"The book's premise alone hooked most everyone I know who has even a passing fascination with living in the Big Apple—or fleeing it for other parts."
DailyCandy

"[Gets] at the sense of hope (or ambition) with which New York seduces us, as well as how living in the city can turn, leaving us with wistfulness and regret."
Los Angeles Times

"Seriously impressive."
xoJane

"Speaks to every New Yorker, but more than that, it speaks to anyone who has loved and fallen out of love with a city."
AOL Recommends

Kirkus Reviews
2013-10-28
Twenty-seven female authors on their breakups with the Big Apple. This collection of essays on the theme of leaving New York reads like a manifesto of ambivalence, as the contributors hold forth on the metropolis's charms and challenges. Unfortunately, the treatment of this theme lapses into monotony, as the observations, both celebratory (the culture, opportunity and excitement) and rueful (the expense, danger and status obsession), are largely uniform across the board. The particulars of the authors' experiences similarly sound repetitive notes: Sensitive young outsider arrives full of literary ambition and naïve romantic notions about the city only to suffer through a series of tiny, overpriced apartments, humiliating day jobs, romantic misadventures, and senses of dislocation and crushing insignificance. The collection's title comes from Joan Didion's landmark essay (not included) on having "stayed too long at the fair," and this raises the question of whether that famous work examined all that is necessary on the subject. There are standouts, however: Valerie Eagle offers a chilling remembrance of crack addiction, sexual abuse and homelessness, and Meghan Daum's piece, "My Misspent Youth," assesses the dangers of romanticizing the New York experience with superior wit and a compelling and original voice. The remainder of the essays--including pieces by Hope Edelman, Maggie Estep, Ann Hood, Cheryl Strayed, Emma Straub, Dani Shapiro and collection editor Sari Botton--while often poetically rendered and emotionally affecting, blend into an undifferentiated stew of bittersweet longing and regret. The writers represented here share so many common stories and feelings about their experiences in New York that perhaps they should have foregone the essays and just formed a support group. Variations on a theme with too little variation; Joan Didion said it all and more memorably.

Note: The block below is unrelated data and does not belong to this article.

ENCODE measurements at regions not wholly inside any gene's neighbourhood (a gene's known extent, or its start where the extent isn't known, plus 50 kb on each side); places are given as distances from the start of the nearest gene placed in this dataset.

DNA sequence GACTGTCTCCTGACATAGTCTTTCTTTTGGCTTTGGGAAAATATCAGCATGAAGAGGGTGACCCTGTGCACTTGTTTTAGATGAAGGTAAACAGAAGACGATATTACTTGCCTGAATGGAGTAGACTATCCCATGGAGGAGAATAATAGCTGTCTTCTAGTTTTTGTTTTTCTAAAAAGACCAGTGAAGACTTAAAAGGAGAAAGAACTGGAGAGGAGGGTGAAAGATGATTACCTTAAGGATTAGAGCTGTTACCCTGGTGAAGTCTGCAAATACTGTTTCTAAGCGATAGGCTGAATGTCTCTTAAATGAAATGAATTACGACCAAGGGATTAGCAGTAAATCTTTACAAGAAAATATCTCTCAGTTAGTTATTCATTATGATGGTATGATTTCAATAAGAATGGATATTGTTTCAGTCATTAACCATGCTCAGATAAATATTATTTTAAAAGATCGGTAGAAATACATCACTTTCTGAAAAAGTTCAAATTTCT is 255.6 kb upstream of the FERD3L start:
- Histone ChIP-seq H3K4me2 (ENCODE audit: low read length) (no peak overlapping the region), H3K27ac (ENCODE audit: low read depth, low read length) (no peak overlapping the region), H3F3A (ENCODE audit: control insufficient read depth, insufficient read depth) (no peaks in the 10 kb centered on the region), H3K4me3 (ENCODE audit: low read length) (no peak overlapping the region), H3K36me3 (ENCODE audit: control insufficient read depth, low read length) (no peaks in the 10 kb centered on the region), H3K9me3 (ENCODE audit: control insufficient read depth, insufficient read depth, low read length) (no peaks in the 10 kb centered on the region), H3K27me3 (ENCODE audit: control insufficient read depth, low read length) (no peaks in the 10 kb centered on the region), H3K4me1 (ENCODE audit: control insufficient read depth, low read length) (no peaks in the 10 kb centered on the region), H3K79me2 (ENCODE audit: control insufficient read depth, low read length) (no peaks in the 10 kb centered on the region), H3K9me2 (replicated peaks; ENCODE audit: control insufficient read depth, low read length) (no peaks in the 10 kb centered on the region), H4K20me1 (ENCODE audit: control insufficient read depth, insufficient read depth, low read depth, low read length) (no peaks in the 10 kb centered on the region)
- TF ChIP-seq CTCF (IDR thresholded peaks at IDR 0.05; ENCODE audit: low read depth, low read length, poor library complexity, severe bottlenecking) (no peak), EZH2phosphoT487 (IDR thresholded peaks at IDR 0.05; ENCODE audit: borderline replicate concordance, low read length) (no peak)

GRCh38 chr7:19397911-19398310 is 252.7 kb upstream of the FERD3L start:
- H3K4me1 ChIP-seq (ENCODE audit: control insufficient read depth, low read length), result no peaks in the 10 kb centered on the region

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Product Details

  • ISBN-13: 9781580054959
  • Publisher: Avalon Publishing Group
  • Publication date: 10/8/2013
  • Sold by: Barnes & Noble
  • Format: eBook
  • Pages: 224
  • Sales rank: 136,532
  • File size: 971 KB

Meet the Author

Sari Botton is a writer and editor whose work has appeared in The New York Times, New York Magazine, The Sun, The Village Voice, Harper’s Bazaar, More, Marie Claire, WWD, W, The Rumpus, Memoirville, This Recording, xoJane.com, assorted anthologies, and other publications. She studied English and journalism at SUNY Albany, where years later she was an adjunct professor of undergraduate journalism. She also taught first-person essay writing at SUNY Ulster.

Sari is the editorial director of the TMI Project, a non-profit organization that holds true storytelling workshops in jails, shelters, veterans’ hospitals, schools, and other places where people don’t usually get to tell their stories or be heard.